When was the last time you went out for dinner alone? No, we don't mean grabbing a sandwich in Pret, but actually sitting down for a full slap-up meal. What about the last time you went on a relaxing spa weekend by yourself? It's not something that happens very often, I'm guessing. And yet, more of us than ever are taking the plunge and heading off on solo travel adventures, whether that's a yoga retreat or a six-month backpacking trip.
According to research from the Association of British Travel Agents, 15% of us now choose to travel alone – a figure that sat at just 6% as recently as 2011. Between language translation tools and the growth of social media, it's easier than ever to build a trip that suits you, and three-quarters of respondents said that their motivation for travelling alone laid in having the opportunity to pursue their own interests.
Nonetheless, for many, the idea of flying solo can still be offputting, with fears around lonliness and safety both commonly cited as reasons to put it in the 'no' pile. So, what steps can you take to make travelling solo easier? Here’s our top 10 tips…
Talk to people
In reality, travelling solo absolutely doesn’t have to mean being alone; in fact, with a small amount of effort you’ll probably find that you’re with people more of the time than not. The golden rule is simple: talk to people – in bars, in restaurants, on buses and trains. Anywhere.
Be reassured that many of the people you will meet will be in a similar situation and open to meeting new people. Although those travelling by themselves are the obvious open goal, don’t be put off speaking to groups or couples either - you’ll probably find that after three months of relentlessly making conversation with only each other they’re desperate to chat to someone, anyone, else.
If you’re still not sure about all of this, consider signing up to a website such as Thelma & Louise, an online community for women seeking female travel buddies. You can choose your desired destination, your budget and your age group, and arrange to meet others heading your way.
Read the reviews
Pay attention to customer reviews of hostels, hotels and tourist attractions, and use them to inform your decisions. Travellers are - in general - a thoughtful bunch so you’ll often find that other reviewers will mention how sociable an accomodation is, how safe it is for solo travellers and what the area is like.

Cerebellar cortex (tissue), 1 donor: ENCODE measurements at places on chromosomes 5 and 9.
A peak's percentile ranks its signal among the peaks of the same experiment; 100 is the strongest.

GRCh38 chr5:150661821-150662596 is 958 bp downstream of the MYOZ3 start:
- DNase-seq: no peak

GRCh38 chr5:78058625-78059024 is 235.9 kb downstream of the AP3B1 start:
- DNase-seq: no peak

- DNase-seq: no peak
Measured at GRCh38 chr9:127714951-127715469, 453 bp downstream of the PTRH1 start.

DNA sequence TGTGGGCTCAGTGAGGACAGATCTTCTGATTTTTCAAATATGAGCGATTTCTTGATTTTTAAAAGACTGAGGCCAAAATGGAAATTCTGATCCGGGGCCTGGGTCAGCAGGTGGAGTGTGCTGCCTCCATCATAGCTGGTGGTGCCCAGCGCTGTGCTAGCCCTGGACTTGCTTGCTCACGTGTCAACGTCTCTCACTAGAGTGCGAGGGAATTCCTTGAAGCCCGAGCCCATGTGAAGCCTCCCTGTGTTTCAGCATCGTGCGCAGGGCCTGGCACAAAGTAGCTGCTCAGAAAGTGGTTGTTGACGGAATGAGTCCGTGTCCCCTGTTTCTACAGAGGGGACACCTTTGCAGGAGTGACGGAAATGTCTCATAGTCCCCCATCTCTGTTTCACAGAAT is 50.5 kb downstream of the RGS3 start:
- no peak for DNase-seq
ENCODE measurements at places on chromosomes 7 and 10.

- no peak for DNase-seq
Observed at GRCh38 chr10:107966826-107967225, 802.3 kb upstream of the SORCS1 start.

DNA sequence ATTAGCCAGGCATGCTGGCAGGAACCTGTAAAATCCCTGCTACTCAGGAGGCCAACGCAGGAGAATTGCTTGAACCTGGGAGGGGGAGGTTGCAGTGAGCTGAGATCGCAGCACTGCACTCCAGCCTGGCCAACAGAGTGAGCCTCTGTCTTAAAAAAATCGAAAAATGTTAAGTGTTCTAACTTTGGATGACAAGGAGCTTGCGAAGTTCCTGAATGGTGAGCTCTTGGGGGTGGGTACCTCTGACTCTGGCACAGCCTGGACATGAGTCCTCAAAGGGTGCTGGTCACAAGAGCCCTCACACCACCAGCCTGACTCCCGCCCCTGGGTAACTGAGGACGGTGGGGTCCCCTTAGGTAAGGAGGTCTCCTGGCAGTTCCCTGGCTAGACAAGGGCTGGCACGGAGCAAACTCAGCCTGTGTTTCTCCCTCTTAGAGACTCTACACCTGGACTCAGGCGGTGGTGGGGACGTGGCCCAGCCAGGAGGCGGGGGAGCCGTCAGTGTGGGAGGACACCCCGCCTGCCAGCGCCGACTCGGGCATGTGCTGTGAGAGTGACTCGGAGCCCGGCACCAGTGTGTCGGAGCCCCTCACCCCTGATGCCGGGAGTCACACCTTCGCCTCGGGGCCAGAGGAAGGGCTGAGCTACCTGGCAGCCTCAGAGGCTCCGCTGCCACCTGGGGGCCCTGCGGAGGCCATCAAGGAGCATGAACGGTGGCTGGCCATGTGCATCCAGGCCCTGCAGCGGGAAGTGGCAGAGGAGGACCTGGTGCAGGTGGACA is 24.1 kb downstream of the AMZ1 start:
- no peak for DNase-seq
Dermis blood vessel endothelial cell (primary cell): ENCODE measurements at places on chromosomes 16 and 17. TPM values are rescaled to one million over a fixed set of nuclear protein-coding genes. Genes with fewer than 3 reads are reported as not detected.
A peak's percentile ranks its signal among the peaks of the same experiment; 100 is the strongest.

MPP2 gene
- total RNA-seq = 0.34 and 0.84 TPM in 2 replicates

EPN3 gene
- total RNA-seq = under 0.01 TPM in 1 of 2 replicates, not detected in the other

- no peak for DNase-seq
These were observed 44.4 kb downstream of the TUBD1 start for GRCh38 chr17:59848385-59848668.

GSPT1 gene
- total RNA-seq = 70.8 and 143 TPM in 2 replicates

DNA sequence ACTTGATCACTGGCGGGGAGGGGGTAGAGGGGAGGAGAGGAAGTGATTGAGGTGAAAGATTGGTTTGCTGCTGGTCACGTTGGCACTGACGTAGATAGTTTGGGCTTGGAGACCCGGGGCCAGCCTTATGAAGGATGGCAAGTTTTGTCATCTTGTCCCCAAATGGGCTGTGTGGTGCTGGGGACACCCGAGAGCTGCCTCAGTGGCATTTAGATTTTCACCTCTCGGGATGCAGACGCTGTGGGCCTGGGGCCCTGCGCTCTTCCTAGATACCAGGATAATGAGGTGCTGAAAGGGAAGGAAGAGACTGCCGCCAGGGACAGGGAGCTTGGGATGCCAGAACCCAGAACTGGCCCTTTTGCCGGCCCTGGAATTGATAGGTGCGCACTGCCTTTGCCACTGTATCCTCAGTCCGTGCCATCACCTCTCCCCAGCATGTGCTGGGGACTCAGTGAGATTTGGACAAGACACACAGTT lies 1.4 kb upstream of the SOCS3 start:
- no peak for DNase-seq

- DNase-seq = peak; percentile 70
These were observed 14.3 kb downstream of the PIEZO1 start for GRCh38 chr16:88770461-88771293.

Always have a back up
No matter how much you do talk to people, there will always be times when you are alone. For some people, this will be totally fine, while others may need more distraction. Pop something to keep you occupied in your everyday bag – a book, a diary, a magazine – so that you can dive into it when feel the need. A diary is a particularly good choice – not only is journaling a powerful way to clear your mind, it will also make for an awesome memento of your trip.
Don’t be shy about getting stuck in
With your smartphone at your fingertips, finding new ways to get stuck into a city should be a breeze. As a challenge, commit to doing one group activity in every city that you visit, be it joining a free walking tour, a cooking class or signing up to go kayaking through the coutryside.
Don’t turn your nose up at staying in a dorm room every now and then either, especially if it’s been a while since you've met anyone new – as we said before, just read the reviews first.
Don't let your routine slip
Hotel and hostel gyms can be a bit hit and miss, so if you fancy something more structured then checking out the local group class options can be a great way to learn about life in that city and meet to new people.
Many top boutique studios are also now expanding globally; Barry's Bootcamp have studios all over the world, including in Mexico, Australia and Singapore, while Soul Cycle have branches across the US and Canada. Alternatively, keep yourself motivated by signing up to an epic fitness event somewhere exotic.
Learn some lingo
Even if you’re not travelling solo, learning a few important words – hello, thank you, sorry – can be a game changer. If you are alone, it could be the key to getting you out of a sticky situation.
Respect Your Budget
There are certain things that you're going to need to accept if you're travelling solo, and one of them is that sometimes you’re going to end up paying more for things than you otherwise would, whether that’s because of not having someone to split the cost of a room with or having to take the slightly pricier transport option because it’ll be safer. Factor this into your trip planning before you go! Not only will it mean you’re hit with less surprises, but on a practical level, it will also mean you don’t have to make cutbacks later in your trip.
Your Secret Weapon: A Sleeping Bag Liner
If there's one thing not to travel without, it's a sleeping bag liner. Basically, a super light, foldable sleeping bag, it's the most versatile weapon in any traveller's arsenal. Turn up at a hotel at 3am to find it's dirtier than you'd like? Here's your silky soft shield. Wanting to avoid prying eyes on that long-distance bus and keep your valuables safe at the same time? Hide your stuff – and yourself – inside of it. End up sleeping in a chilly mountainside hut? You’ll be glad for the extra layer.
When you’re travelling solo, you need to apply some common sense: keep in touch with someone back home, know your limits when it comes to alcohol and don't go wondering off down dark alleys alone. That said, balance this with letting your guard down a little – just trust your intuition.
Perhaps the most important thing to remember to force out your self doubt and back yourself, no matter what your brain might be telling you. The minute you give yourself some credit you'll be amazed at what you can achieve.
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